Sturgeon hatchery upgrade underway

The tanks may be empty but Joe Hunter and Lorraine Cupp have their hands full as they try to complete the upgrades on the Manitou Rapids sturgeon hatchery by the end of February.
Hunter said things were “still on target” to have the new water circulation and filtering system installed next month, giving them plenty of time to work out any bugs in the system before spawning season in May.
The main thing the two are waiting on is for the rest of the equipment to arrive to finish things up.
It’s hoped the new equipment will increase the hatchery’s capacity while reducing fry mortality.
“Our main water supply will be from groundwater, which is basically disease-free,” Hunter said.
“And since we’ll be using oxygen injection, we can hold our fish at a higher density,” he added. “We’re still working out the logistics for having delivery options for liquid oxygen.”
A new water recirculation system also was added. Cupp said with the filters and holding tanks, about 95 percent of the water in a cycle can be reused–and should require very little fresh water.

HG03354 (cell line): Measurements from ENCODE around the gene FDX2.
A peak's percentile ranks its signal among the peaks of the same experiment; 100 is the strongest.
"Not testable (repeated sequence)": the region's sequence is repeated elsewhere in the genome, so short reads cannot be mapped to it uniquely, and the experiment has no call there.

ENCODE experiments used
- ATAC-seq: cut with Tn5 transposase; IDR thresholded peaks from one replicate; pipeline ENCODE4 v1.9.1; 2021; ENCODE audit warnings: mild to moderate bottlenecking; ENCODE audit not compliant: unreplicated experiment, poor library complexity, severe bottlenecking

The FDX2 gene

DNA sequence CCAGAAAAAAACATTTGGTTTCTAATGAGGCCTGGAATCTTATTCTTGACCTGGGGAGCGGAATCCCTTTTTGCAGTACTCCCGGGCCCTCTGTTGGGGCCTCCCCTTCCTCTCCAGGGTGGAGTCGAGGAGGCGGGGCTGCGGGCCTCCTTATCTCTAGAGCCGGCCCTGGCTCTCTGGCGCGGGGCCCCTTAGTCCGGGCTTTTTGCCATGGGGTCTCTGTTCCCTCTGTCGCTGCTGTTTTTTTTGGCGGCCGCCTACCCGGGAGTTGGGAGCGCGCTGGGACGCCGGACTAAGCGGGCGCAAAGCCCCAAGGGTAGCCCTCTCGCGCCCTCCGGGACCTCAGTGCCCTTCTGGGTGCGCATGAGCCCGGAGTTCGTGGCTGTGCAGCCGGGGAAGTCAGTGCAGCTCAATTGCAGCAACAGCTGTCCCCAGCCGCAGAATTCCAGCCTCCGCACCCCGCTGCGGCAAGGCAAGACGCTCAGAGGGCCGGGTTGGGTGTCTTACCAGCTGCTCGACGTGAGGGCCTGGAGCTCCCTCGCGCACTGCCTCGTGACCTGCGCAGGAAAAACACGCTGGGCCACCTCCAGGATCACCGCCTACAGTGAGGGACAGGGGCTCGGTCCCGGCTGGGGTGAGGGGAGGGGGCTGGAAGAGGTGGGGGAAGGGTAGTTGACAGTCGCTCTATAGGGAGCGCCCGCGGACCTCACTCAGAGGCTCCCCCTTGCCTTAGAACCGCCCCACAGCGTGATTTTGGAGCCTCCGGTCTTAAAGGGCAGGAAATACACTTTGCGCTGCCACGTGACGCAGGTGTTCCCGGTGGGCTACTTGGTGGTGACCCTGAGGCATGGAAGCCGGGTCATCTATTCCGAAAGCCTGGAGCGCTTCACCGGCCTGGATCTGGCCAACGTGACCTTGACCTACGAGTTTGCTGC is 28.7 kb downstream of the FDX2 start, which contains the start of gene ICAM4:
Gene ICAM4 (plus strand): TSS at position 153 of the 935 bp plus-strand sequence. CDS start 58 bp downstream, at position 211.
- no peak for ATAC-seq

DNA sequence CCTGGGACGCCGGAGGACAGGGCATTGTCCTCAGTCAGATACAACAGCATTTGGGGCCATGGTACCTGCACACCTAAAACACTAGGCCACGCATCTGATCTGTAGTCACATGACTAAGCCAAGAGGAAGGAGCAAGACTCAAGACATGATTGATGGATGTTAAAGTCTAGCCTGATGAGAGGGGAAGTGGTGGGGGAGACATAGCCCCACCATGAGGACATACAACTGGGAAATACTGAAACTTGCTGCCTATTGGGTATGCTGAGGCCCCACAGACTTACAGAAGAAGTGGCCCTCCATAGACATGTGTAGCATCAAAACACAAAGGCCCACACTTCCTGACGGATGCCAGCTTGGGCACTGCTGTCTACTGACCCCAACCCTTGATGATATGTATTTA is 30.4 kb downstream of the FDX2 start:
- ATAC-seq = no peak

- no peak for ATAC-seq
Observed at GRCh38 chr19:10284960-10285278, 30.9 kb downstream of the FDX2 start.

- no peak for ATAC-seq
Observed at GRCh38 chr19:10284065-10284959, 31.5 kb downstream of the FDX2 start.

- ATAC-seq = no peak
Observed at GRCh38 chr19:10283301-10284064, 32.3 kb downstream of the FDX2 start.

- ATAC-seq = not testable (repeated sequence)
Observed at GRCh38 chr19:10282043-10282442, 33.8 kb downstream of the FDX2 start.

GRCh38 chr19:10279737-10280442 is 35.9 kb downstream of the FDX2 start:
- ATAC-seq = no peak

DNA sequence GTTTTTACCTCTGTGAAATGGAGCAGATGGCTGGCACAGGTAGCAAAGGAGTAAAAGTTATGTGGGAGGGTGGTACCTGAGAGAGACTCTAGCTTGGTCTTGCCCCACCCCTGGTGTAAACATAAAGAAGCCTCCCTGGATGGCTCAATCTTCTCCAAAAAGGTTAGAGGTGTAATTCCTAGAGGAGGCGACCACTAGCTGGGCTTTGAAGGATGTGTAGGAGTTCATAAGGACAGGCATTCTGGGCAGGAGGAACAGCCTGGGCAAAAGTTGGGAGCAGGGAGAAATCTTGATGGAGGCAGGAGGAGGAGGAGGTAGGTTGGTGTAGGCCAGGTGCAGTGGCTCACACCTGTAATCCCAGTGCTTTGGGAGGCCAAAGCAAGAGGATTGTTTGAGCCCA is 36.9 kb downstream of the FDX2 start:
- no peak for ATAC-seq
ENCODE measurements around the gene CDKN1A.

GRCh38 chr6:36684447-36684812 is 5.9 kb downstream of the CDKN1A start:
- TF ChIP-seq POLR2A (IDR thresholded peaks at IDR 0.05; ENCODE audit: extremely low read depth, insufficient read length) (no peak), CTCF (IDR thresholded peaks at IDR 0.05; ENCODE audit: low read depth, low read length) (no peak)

Hunter hoped to be able to test the system on some eight-month-old fingerling sturgeon the hatchery had sent to Minneapolis before putting last spring’s fry in.
When the spawning does occur, the parent sturgeon and the eggs will be kept in river water in a separate part of the facility. Then once the fry hatch, they will be disinfected and placed into the well-water system.
The hope is these precautions will keep bacterial infections from entering the system. But for the first year, Hunter admitted they’re keeping their expectations low on the fry’s survival.
“We’re estimating a 50 percent mortality rate to a full year old, just to be safe,” he said.
“But we hope it’s nowhere near that,” added Cupp.
Both Cupp and Hunter hoped to harvest about half a million fry this year, keeping half of them in their hatchery and selling the other half.
And with recent innovations in spawning techniques, they hope to accomplish in two days what used to take two weeks.
“The cut [on the female sturgeon] is so little, the recovery is phenomenal,” Cupp said.